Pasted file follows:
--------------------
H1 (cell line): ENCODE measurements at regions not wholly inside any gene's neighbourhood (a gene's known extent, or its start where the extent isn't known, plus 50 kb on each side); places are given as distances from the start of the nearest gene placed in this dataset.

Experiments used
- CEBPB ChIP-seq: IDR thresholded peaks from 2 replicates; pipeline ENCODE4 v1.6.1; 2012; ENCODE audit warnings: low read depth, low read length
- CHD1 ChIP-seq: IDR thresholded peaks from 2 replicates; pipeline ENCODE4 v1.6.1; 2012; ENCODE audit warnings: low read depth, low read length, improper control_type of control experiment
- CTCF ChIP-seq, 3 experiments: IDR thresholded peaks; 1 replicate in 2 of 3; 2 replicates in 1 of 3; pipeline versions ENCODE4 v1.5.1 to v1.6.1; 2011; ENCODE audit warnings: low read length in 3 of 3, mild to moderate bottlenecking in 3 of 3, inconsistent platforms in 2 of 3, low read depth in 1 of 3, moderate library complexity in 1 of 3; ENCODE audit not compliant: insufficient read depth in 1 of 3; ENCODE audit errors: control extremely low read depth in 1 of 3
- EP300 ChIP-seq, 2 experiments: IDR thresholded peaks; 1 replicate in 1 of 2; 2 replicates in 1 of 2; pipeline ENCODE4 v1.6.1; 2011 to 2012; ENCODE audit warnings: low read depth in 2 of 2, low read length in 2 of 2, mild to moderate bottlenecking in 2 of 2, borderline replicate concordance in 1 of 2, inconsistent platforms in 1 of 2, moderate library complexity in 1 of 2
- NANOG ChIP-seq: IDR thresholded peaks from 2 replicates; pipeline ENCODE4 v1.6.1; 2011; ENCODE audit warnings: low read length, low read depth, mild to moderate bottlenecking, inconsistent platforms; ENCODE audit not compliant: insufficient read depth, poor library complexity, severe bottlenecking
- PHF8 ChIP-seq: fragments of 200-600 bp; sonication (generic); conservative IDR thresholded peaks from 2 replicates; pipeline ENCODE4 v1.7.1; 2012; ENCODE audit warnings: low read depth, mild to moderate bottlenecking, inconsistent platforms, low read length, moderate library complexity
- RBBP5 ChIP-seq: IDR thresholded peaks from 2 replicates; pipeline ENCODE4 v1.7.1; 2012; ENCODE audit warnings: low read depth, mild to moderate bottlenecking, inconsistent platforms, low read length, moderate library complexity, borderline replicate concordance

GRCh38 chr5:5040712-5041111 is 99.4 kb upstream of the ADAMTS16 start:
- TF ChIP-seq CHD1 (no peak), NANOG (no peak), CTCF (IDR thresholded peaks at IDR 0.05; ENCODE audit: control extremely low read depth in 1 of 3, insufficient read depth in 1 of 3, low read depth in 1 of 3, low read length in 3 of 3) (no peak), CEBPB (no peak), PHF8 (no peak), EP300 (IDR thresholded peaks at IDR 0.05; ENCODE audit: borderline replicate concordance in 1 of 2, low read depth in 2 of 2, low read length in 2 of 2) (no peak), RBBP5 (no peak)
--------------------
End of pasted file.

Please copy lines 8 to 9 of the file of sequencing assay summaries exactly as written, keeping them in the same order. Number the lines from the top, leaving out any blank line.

- PHF8 ChIP-seq: fragments of 200-600 bp; sonication (generic); conservative IDR thresholded peaks from 2 replicates; pipeline ENCODE4 v1.7.1; 2012; ENCODE audit warnings: low read depth, mild to moderate bottlenecking, inconsistent platforms, low read length, moderate library complexity
- RBBP5 ChIP-seq: IDR thresholded peaks from 2 replicates; pipeline ENCODE4 v1.7.1; 2012; ENCODE audit warnings: low read depth, mild to moderate bottlenecking, inconsistent platforms, low read length, moderate library complexity, borderline replicate concordance